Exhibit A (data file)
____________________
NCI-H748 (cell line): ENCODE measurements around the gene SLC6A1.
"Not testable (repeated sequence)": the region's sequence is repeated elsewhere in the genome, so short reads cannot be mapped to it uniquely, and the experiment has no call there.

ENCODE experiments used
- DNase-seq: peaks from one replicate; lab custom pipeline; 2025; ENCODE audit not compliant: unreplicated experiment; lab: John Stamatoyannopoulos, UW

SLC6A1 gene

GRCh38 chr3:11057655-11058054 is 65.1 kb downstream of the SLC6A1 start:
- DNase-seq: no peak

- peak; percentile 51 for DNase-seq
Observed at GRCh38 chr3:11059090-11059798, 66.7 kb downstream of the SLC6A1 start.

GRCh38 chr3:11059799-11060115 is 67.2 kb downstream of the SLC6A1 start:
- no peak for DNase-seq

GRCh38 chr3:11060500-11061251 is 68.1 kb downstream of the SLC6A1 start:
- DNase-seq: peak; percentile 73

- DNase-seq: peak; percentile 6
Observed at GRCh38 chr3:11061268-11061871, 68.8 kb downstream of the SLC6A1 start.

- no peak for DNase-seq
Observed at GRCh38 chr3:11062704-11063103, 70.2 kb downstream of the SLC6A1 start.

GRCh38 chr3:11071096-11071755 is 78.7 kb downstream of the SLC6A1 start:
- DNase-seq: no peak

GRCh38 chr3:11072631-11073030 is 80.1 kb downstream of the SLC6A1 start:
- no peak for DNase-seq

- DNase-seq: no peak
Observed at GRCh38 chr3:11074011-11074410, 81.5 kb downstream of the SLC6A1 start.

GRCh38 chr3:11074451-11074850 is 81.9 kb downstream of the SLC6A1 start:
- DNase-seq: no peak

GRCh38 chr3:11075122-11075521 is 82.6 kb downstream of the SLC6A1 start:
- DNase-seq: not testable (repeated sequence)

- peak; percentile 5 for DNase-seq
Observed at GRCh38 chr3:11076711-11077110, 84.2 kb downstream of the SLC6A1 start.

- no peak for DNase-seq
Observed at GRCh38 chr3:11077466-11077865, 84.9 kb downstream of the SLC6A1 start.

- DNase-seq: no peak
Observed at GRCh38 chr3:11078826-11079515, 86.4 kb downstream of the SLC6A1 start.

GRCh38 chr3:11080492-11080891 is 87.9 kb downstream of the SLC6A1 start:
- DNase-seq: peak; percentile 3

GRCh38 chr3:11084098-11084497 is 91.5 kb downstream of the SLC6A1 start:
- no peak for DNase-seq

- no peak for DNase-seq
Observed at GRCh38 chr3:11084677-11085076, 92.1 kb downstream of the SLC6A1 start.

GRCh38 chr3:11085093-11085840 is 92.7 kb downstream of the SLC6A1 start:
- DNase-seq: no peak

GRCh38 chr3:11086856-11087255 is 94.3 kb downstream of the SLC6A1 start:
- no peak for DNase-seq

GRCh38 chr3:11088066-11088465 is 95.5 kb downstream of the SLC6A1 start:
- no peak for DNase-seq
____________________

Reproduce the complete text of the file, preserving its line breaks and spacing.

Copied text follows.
NCI-H748 (cell line): ENCODE measurements around the gene SLC6A1.
"Not testable (repeated sequence)": the region's sequence is repeated elsewhere in the genome, so short reads cannot be mapped to it uniquely, and the experiment has no call there.

ENCODE experiments used
- DNase-seq: peaks from one replicate; lab custom pipeline; 2025; ENCODE audit not compliant: unreplicated experiment; lab: John Stamatoyannopoulos, UW

SLC6A1 gene

GRCh38 chr3:11057655-11058054 is 65.1 kb downstream of the SLC6A1 start:
- DNase-seq: no peak

- peak; percentile 51 for DNase-seq
Observed at GRCh38 chr3:11059090-11059798, 66.7 kb downstream of the SLC6A1 start.

GRCh38 chr3:11059799-11060115 is 67.2 kb downstream of the SLC6A1 start:
- no peak for DNase-seq

GRCh38 chr3:11060500-11061251 is 68.1 kb downstream of the SLC6A1 start:
- DNase-seq: peak; percentile 73

- DNase-seq: peak; percentile 6
Observed at GRCh38 chr3:11061268-11061871, 68.8 kb downstream of the SLC6A1 start.

- no peak for DNase-seq
Observed at GRCh38 chr3:11062704-11063103, 70.2 kb downstream of the SLC6A1 start.

GRCh38 chr3:11071096-11071755 is 78.7 kb downstream of the SLC6A1 start:
- DNase-seq: no peak

GRCh38 chr3:11072631-11073030 is 80.1 kb downstream of the SLC6A1 start:
- no peak for DNase-seq

- DNase-seq: no peak
Observed at GRCh38 chr3:11074011-11074410, 81.5 kb downstream of the SLC6A1 start.

GRCh38 chr3:11074451-11074850 is 81.9 kb downstream of the SLC6A1 start:
- DNase-seq: no peak

GRCh38 chr3:11075122-11075521 is 82.6 kb downstream of the SLC6A1 start:
- DNase-seq: not testable (repeated sequence)

- peak; percentile 5 for DNase-seq
Observed at GRCh38 chr3:11076711-11077110, 84.2 kb downstream of the SLC6A1 start.

- no peak for DNase-seq
Observed at GRCh38 chr3:11077466-11077865, 84.9 kb downstream of the SLC6A1 start.

- DNase-seq: no peak
Observed at GRCh38 chr3:11078826-11079515, 86.4 kb downstream of the SLC6A1 start.

GRCh38 chr3:11080492-11080891 is 87.9 kb downstream of the SLC6A1 start:
- DNase-seq: peak; percentile 3

GRCh38 chr3:11084098-11084497 is 91.5 kb downstream of the SLC6A1 start:
- no peak for DNase-seq

- no peak for DNase-seq
Observed at GRCh38 chr3:11084677-11085076, 92.1 kb downstream of the SLC6A1 start.

GRCh38 chr3:11085093-11085840 is 92.7 kb downstream of the SLC6A1 start:
- DNase-seq: no peak

GRCh38 chr3:11086856-11087255 is 94.3 kb downstream of the SLC6A1 start:
- no peak for DNase-seq

GRCh38 chr3:11088066-11088465 is 95.5 kb downstream of the SLC6A1 start:
- no peak for DNase-seq